Before we present our mission architecture, we present two key parameters for a laser sail mission. All existing mission architectures take a certain spot within this coordinate system. A laser-propelled interstellar mission comprises two basic elements: the laser infrastructure and the spacecraft. First, the longer that the laser beam from the infrastructure can hit the spacecraft with the laser sail, the longer it accelerates and the higher its final velocity. However, the longer the distance to the spacecraft from the laser, the more difficult it gets to focus the beam on the sail. Hence, either you accelerate the spacecraft extremely quickly, in order to avoid any focusing issues or you accelerate for a long time. But in the latter case, you need a kilometre-sized lens. In the former case, you need a lot of power and you need a sail material that can withstand the extremely high power flux (up to dozens of GW per square metre).
Previous laser sail missions have positioned themselves in the long acceleration spot of the trade space due to material temperature limitations (Forward, 1984). If the power flux from the laser is too high, the material will absorb too much heat and the sail will simply melt away. Geoffrey Landis was the first to propose a concept that uses dielectric materials that have very high reflectivity values, which allows for a high power flux on the sail, as the sail does not absorb as much heat as a material with low reflectivity values (Landis, 1989).
Finally, Phil Lubin’s proposal for a laser-propelled interstellar mission went to the extreme by proposing an acceleration within minutes to velocities of 20% of the speed of light, only possible by using materials with a 99.9999% reflectivity that still need to be developed (Lubin, 2016). The key parameter is the size of the sail and correspondingly its mass. The smaller the sail, the more difficult it is to hit it with the laser beam. But a smaller sail is also lighter. The larger the sail, the easier to hit, but also heavier. Furthermore, the larger the sail, the lower the power density, as the beam is spread out on a larger surface. Again, past concepts have positioned themselves differently with respect to this trade-off. The concepts of Robert Forward and Geoffrey Landis proposed large sails, mainly to reduce the power flux by distributing it on a larger surface area of several square kilometres. Conversely, Professor Lubin proposed to use a sail of just a few square metres.
The i4is Andromeda architecture positions itself similar to past laser sail architectures: We use a long duration of acceleration and use a large sail. However, we leverage on recent innovations that could have a disruptive effect on how we think about laser sail missions. First, we use a segmented lens, meaning that the lens that focuses the beam on the sail consists of several lenses that are positioned sequentially. Each individual lens has a size of a few hundred metres. This is still larger than anything that has been put into space. However, recent advances in 3D-printing have now lead to a stage where in just a few years, large truss structures of up to 100 metres can actually be manufactured in space.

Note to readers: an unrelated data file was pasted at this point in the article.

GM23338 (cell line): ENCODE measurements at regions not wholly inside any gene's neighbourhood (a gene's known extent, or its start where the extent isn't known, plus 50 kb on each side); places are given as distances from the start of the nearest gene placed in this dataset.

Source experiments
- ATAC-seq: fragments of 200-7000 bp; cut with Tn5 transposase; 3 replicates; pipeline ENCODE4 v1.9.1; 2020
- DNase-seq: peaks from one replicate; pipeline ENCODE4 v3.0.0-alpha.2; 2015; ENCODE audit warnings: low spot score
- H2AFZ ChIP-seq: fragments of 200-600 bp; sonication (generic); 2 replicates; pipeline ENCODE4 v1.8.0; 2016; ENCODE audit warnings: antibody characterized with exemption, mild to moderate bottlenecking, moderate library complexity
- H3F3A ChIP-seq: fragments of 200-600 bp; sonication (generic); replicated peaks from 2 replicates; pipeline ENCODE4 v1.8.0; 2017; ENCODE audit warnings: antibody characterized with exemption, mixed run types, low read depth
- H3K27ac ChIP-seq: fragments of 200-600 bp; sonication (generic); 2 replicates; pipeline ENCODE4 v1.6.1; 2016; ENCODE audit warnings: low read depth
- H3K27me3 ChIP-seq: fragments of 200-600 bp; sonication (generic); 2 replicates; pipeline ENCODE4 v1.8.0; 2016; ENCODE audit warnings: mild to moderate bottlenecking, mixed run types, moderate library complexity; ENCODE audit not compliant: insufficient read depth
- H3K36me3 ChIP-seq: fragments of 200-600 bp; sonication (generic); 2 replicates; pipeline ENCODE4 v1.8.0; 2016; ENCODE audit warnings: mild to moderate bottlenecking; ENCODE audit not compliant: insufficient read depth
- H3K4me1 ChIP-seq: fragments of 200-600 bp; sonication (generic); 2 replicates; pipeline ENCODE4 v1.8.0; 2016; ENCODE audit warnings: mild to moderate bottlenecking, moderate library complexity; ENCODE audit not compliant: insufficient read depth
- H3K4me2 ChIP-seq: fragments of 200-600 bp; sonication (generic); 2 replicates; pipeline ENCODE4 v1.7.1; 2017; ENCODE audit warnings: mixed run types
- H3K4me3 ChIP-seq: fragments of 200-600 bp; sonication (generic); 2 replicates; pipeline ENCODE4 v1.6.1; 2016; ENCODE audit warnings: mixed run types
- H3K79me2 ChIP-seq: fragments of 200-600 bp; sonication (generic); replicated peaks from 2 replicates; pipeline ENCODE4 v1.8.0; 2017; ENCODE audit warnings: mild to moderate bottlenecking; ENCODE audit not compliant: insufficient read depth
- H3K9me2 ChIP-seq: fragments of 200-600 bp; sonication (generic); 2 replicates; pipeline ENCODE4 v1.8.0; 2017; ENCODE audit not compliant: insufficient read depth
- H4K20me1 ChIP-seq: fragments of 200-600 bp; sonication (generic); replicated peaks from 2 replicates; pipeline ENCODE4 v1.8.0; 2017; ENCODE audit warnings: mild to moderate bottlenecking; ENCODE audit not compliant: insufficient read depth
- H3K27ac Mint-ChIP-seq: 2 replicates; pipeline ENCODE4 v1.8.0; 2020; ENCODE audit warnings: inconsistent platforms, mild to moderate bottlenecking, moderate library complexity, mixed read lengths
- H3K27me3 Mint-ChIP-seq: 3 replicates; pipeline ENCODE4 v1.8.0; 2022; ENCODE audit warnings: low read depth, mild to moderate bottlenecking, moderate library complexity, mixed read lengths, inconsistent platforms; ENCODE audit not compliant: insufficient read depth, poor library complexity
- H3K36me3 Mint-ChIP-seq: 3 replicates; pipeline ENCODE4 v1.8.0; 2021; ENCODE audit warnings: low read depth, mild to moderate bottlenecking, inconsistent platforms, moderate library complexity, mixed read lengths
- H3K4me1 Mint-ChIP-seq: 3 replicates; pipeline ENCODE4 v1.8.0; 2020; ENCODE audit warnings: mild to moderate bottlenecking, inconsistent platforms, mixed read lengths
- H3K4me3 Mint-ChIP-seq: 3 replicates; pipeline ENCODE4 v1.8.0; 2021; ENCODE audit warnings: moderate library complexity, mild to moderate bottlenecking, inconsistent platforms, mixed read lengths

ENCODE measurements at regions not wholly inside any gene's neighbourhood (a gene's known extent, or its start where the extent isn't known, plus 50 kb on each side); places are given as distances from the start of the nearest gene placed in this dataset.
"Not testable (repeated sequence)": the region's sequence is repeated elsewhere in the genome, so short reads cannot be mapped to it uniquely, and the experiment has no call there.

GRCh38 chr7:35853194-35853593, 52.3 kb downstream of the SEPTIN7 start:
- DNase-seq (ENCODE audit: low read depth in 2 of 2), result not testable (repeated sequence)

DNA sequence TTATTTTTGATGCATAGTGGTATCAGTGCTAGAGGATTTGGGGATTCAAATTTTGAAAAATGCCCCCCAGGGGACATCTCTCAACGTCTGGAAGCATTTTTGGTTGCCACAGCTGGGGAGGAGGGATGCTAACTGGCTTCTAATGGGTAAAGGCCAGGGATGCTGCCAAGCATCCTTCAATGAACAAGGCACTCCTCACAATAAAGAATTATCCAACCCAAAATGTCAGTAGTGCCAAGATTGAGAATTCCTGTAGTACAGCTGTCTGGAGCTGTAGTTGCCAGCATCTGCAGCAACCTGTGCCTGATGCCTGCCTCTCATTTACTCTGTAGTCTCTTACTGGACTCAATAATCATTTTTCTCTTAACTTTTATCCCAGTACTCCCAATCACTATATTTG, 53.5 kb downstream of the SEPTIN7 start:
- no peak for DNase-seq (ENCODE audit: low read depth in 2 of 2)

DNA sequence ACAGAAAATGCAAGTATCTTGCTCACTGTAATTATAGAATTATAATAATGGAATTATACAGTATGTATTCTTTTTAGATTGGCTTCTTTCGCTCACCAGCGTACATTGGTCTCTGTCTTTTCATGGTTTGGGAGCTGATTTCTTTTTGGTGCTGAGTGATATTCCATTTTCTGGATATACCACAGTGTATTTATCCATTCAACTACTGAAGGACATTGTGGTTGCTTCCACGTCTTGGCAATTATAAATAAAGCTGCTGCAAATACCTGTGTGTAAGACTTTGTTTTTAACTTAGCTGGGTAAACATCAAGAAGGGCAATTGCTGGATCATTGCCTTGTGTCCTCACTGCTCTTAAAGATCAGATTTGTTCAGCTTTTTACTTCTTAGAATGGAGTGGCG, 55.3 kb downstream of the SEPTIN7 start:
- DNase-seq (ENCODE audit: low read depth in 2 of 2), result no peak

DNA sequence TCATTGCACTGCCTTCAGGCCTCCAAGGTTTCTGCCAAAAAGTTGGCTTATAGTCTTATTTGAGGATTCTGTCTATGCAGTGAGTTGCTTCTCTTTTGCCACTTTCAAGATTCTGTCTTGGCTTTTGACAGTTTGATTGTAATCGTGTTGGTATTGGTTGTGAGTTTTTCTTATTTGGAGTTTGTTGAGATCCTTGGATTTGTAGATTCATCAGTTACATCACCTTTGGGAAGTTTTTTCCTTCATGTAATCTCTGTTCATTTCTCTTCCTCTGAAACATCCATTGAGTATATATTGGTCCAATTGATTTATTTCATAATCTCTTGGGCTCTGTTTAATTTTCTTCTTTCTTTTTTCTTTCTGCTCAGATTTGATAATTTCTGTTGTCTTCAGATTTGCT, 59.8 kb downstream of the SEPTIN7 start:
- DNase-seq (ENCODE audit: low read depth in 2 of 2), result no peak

The lenses are put at different locations along the path the spacecraft intends to travel. Each time the spacecraft passes a lens, the laser beam is transmitted from lens to lens and each subsequent lens refocuses the beam on the spacecraft. With this approach, kilometre-sized lenses can be avoided. Ten sequential Fresnel lenses, each with a radius of 95 m, are used. Circular structures of this diameter are currently conceived by Tethers Unlimited for in-orbit manufacturing. A potential Fresnel lens material is Graphene sandwich. Graphene lenses have been demonstrated in the lab in 2016. A graphene lens is expected to be extremely light. The lens infrastructure is shown in Figure 1.
The parameters for the laser infrastructure are given in the tables in the report. It shows that the laser beam power is orders of magnitudes lower than for the architecture proposed by Lubin. The acceleration distance with about 2 astronomical units (300 Mkm) is also much shorter than previous architectures.
The second innovation is carbon nanotube sails. They have been proposed by Greg Matloff (Matloff, 2012). Although carbon nanotubes have a very low reflectivity value, they have the advantage that they are extremely light and can withstand very high temperatures.